Cashier: “I can take your plate for you!”

He says this a little slowly, but I don’t think anything of it.

Me: “Oh, thank you!”

Cashier: “Where is your worker? She shouldn’t leave you alone here!”

Me: “My… worker?”

Cashier: “Yeah, your assistance worker!”

Me: “I don’t have one. That’s my friend.”

Cashier: “Okay, where did your friend go?”

He obviously exaggerates the word “friend,” as if mocking me.

Me: “She’s doing something somewhere else, as she’s allowed to do, as she is not in any way a caretaker for me or anybody else.”

My friend comes over and sets her plate down.

Friend: “Can I help you?”

Cashier: “Oh, good, you’re back. Your client is starting to get upset.”

Friend: *Pause* “She’s a friend. Who’s very capable of taking care of herself.”

Cashier: “They like to think that, huh?”

Friend: “I’d like to think you can grab your supervisor. Now.”

The cashier laughs and walks off. My friend then goes up to someone else wiping down a table, who does get a manager. The manager comes over.

Manager: “Can I help you?”

Me: “Yeah, one of your employees has been implying that because I’m disabled, I need a carer.”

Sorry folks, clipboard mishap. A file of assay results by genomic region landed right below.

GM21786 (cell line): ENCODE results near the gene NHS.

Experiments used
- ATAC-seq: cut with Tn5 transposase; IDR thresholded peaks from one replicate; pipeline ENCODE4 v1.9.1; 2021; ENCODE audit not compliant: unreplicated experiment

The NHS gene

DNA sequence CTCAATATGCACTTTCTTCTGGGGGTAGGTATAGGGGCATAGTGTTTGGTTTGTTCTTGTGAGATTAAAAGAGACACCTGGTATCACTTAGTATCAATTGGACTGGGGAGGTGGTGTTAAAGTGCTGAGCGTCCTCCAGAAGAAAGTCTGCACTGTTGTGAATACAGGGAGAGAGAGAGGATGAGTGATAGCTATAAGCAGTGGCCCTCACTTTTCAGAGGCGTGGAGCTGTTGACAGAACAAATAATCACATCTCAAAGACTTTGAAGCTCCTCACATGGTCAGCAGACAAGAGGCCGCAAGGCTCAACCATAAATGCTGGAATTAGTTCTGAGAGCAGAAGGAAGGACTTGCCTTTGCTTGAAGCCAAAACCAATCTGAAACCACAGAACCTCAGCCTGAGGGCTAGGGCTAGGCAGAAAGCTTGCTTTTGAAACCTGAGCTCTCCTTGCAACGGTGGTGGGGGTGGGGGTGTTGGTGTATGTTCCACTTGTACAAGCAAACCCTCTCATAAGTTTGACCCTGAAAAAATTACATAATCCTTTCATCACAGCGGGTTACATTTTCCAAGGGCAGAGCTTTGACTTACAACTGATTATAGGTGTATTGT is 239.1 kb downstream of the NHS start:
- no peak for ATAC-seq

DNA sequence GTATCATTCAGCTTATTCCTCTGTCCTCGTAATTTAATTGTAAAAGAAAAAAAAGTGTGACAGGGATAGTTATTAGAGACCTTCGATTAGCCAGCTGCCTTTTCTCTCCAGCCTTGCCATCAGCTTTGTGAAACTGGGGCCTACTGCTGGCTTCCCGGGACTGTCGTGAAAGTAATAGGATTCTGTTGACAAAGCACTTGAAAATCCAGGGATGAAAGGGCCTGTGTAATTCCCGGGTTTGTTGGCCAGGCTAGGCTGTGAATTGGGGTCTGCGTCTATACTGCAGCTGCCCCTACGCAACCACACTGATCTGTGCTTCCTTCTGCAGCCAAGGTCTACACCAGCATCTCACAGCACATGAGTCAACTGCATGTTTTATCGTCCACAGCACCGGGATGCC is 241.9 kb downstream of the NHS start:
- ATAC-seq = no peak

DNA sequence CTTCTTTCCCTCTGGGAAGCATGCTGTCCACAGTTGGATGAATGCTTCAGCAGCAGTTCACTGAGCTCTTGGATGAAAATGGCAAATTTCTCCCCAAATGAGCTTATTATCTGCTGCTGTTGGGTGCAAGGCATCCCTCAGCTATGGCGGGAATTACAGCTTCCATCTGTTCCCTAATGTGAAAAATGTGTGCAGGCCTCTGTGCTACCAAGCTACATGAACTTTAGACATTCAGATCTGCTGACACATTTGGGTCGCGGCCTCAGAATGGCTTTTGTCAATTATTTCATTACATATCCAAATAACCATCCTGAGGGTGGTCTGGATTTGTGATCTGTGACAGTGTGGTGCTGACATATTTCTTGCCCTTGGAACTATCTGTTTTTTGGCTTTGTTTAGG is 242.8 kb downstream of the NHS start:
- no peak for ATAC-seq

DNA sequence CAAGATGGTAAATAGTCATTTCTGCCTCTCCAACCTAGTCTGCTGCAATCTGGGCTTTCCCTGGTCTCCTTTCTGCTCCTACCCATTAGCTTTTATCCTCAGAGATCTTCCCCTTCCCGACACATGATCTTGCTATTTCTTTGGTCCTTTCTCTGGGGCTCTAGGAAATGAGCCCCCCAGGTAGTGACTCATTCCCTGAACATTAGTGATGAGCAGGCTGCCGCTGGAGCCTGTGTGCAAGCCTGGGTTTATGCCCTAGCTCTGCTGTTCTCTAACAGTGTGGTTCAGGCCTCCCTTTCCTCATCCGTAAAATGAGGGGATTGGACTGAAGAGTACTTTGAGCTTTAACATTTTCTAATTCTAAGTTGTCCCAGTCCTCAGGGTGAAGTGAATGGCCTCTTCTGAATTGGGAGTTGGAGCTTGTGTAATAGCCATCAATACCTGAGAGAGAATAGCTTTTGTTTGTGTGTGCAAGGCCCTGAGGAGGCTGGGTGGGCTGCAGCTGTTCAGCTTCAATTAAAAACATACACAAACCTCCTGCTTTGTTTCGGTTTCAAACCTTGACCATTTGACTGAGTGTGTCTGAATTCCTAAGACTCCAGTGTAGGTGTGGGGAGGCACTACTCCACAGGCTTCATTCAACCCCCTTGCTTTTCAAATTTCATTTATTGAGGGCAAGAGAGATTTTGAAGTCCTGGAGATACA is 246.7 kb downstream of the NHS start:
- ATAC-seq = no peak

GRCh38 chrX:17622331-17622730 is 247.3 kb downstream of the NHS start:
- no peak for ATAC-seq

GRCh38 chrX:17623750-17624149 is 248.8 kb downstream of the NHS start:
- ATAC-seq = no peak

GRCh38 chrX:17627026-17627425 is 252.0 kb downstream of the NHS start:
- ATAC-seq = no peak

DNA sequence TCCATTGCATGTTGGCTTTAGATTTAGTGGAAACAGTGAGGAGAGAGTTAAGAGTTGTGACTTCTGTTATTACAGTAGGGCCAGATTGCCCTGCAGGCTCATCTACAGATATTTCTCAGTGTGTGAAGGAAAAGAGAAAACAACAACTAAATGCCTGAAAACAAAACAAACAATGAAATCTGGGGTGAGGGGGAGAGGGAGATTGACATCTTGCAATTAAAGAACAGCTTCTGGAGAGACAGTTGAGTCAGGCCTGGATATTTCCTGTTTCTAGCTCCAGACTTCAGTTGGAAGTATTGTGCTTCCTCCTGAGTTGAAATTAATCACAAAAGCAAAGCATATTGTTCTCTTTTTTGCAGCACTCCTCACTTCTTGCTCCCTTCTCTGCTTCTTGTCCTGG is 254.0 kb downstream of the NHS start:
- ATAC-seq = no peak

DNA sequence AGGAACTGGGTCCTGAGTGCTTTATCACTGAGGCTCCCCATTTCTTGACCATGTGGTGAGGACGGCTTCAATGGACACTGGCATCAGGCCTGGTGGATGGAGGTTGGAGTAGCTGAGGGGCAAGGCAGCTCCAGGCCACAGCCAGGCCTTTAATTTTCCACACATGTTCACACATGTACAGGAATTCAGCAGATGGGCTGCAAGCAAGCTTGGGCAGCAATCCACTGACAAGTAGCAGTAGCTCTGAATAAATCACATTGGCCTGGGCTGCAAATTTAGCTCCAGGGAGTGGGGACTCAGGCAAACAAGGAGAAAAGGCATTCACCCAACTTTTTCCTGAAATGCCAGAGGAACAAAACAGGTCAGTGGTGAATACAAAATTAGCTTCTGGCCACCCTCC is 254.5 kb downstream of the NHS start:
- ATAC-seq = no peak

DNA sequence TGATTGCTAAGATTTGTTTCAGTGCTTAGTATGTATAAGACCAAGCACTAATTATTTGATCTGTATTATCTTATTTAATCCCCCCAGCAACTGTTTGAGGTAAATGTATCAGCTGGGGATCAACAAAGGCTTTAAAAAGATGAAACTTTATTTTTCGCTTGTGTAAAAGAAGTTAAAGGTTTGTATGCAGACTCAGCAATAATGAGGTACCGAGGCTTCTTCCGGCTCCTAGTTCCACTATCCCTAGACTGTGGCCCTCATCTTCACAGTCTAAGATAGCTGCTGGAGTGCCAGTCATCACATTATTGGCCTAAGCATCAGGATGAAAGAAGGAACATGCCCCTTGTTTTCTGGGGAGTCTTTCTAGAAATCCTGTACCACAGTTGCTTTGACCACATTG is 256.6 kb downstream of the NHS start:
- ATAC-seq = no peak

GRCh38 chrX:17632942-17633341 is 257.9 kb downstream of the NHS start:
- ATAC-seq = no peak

Manager: “Well, I’m sure there’s an explanation—”

Me: “He refused to listen to me as a functional adult which, even if I did need a carer, is not appropriate. I do not need to be talked down to or told I can’t take care of myself.”

Manager: “I… I see. I’ll have a talk with him.”

I went back to visit my friend a couple of weeks later, and she had found out that the cashier had been fired. He apparently assumed that anyone with any visible disability needed or had a carer.

The Dining Hall Didn’t Ace Apple Pie Baking

, , , , , , | Friendly | May 8, 2020

I’m going to a moderately famous school, miles away from my hometown. My first couple of weeks are rough, as I don’t know anyone, but my roommate ends up inviting me to have lunch with a couple of her friends in one of the eating halls.

[Friend #1] is eating a fairly bland apple pie that was being offered pretty cheap. She makes an extremely exaggerated moan as she does so.

Friend #1: “Oh! It’s better than sex!”

Friend #2: “You’re ace. Scratching your armpit is better than sex for you.”

[Friend #1] just took an exaggeratedly big bite of the pie in response. They are now some of my best friends, and this is a prime example of the kind of relationship we all have.